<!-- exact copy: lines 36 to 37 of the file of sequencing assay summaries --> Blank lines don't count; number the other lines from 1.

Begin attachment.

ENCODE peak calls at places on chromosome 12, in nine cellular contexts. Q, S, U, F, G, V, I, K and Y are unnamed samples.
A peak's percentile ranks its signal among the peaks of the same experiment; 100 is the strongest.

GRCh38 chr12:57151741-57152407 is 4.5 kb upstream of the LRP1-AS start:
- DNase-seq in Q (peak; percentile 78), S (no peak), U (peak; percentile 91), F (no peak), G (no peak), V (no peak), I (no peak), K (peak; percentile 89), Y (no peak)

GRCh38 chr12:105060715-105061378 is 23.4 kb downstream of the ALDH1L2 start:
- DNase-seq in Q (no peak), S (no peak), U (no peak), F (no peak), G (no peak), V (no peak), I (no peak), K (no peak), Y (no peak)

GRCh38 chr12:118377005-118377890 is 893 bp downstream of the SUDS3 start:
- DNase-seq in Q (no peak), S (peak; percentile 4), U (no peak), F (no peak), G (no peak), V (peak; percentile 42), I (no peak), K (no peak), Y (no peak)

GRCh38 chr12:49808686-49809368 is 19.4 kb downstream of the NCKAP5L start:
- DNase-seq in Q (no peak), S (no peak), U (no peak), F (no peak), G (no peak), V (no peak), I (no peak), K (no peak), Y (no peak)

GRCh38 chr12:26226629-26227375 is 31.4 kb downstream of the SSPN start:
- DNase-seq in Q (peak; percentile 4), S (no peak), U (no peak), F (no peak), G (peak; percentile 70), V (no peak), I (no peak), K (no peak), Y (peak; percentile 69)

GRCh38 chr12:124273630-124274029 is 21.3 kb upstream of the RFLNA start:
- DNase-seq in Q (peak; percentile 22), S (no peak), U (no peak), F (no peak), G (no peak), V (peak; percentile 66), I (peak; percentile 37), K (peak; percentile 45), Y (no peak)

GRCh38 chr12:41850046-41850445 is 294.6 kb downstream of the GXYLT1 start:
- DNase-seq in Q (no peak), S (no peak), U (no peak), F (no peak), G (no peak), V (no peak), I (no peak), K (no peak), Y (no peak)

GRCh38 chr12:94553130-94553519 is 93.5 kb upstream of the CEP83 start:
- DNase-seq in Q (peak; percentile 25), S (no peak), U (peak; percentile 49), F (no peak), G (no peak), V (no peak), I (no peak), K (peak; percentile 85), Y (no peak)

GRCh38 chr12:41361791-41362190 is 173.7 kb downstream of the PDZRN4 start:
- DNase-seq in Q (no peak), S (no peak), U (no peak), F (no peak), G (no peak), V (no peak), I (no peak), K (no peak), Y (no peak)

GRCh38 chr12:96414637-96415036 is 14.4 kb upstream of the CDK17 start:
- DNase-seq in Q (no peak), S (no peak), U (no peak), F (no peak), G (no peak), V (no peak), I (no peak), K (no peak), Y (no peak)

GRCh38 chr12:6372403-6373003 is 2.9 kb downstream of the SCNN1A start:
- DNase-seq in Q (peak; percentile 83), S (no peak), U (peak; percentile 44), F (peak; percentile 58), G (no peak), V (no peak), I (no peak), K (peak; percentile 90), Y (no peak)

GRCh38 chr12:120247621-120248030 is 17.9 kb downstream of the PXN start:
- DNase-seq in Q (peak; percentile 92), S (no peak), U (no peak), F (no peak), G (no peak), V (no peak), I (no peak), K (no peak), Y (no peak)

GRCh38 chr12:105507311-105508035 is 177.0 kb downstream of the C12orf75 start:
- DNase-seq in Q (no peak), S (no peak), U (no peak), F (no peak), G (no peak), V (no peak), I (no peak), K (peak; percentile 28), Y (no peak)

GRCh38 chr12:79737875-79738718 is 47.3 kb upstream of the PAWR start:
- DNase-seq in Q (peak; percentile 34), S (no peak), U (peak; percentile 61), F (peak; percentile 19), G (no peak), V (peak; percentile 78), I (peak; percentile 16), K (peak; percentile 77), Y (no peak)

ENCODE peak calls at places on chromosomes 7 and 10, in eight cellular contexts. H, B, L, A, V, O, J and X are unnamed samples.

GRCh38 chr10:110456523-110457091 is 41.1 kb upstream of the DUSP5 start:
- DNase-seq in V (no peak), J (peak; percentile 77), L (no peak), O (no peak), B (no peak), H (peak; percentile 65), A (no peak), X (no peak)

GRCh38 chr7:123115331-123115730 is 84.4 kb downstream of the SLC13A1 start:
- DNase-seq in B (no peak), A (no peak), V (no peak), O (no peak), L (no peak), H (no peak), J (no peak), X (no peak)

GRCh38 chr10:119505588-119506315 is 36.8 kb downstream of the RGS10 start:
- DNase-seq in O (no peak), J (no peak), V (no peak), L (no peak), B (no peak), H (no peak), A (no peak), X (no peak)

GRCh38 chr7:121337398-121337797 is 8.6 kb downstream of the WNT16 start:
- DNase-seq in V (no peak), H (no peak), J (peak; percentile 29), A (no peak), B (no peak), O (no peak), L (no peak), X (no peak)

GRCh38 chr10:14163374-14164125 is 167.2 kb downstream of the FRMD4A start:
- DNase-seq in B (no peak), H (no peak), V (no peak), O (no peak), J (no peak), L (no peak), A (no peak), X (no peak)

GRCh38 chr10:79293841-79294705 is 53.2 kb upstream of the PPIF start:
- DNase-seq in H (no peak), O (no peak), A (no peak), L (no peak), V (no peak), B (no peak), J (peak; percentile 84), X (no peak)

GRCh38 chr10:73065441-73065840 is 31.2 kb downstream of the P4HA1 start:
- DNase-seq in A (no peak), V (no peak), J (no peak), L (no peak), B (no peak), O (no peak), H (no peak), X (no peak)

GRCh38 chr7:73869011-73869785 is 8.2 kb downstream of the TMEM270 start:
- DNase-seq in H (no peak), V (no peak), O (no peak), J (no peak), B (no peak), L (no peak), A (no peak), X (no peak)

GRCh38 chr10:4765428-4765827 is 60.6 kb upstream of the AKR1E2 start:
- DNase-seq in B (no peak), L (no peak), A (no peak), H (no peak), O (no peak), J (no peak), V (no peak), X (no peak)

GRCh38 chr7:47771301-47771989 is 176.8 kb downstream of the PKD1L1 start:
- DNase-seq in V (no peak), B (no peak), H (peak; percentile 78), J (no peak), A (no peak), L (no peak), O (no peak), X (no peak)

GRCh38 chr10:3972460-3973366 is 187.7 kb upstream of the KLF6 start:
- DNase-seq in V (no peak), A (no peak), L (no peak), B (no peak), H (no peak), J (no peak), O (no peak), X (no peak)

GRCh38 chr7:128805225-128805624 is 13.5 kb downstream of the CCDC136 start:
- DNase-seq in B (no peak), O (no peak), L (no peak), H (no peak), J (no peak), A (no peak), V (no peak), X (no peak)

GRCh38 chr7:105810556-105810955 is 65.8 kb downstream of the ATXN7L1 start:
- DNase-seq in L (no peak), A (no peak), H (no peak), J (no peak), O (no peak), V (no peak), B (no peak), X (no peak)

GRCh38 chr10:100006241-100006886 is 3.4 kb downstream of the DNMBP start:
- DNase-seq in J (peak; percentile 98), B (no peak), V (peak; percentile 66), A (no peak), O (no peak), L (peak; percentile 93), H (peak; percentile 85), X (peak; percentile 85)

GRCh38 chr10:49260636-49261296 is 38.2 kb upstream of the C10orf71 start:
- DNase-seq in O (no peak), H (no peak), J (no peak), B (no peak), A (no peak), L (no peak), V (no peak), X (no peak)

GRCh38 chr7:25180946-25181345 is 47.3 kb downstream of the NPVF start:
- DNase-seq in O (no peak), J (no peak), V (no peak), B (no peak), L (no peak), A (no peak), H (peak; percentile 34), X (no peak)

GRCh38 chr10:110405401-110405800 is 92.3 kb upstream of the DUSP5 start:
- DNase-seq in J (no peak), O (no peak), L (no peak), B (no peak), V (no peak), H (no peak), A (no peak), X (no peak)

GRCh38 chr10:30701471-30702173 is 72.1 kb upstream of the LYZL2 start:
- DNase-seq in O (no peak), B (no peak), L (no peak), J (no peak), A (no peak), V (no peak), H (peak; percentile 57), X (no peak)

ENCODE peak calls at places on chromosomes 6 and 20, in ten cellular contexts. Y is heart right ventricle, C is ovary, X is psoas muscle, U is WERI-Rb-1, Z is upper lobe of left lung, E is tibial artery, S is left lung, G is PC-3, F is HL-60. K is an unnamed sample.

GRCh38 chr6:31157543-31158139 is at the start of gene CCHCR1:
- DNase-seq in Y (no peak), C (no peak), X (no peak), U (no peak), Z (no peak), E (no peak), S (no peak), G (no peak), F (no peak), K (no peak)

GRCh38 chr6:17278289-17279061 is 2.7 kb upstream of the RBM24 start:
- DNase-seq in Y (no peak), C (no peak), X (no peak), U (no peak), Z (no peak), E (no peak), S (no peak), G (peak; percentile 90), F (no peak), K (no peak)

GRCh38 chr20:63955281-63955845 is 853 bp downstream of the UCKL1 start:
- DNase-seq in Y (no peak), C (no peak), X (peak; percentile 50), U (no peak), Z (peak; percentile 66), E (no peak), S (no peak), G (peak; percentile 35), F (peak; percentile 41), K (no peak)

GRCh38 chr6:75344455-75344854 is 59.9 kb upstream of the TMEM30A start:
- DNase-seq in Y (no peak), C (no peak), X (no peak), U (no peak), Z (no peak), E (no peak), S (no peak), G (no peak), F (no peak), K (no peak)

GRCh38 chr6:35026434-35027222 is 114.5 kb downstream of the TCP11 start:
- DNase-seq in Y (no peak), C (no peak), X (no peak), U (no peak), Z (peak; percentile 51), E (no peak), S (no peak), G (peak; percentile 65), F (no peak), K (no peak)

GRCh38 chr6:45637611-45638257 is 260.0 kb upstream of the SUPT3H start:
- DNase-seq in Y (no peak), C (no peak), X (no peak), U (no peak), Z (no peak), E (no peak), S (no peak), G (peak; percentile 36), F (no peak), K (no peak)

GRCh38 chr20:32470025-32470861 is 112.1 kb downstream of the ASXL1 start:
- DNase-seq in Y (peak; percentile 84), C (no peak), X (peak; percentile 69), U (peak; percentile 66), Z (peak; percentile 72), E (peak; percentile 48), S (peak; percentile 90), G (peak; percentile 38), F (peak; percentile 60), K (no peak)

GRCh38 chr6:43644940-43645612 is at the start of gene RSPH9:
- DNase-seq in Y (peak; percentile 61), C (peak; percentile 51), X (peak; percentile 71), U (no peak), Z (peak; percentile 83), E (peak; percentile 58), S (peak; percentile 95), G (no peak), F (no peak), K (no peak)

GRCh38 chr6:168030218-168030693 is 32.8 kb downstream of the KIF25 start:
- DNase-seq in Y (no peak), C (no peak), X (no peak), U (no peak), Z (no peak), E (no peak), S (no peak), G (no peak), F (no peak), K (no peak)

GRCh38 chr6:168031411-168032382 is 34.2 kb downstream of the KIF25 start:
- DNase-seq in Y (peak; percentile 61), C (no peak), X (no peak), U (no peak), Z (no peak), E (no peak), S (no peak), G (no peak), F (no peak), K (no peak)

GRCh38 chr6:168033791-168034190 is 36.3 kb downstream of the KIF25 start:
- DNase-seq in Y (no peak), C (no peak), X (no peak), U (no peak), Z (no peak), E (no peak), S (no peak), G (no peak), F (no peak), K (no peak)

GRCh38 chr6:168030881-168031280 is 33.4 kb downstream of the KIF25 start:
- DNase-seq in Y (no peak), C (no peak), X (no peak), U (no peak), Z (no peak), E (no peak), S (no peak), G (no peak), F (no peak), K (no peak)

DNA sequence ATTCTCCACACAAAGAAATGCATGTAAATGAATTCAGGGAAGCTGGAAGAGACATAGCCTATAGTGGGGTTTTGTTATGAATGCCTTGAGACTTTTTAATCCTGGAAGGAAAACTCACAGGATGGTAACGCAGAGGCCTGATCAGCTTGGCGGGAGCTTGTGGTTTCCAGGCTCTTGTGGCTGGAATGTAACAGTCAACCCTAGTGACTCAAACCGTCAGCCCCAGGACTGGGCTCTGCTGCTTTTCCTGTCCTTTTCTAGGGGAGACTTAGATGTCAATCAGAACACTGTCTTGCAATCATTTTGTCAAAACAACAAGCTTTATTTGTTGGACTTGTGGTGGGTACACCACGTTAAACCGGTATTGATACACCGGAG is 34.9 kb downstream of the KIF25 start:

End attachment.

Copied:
GRCh38 chr10:119505588-119506315 is 36.8 kb downstream of the RGS10 start:
- DNase-seq in O (no peak), J (no peak), V (no peak), L (no peak), B (no peak), H (no peak), A (no peak), X (no peak)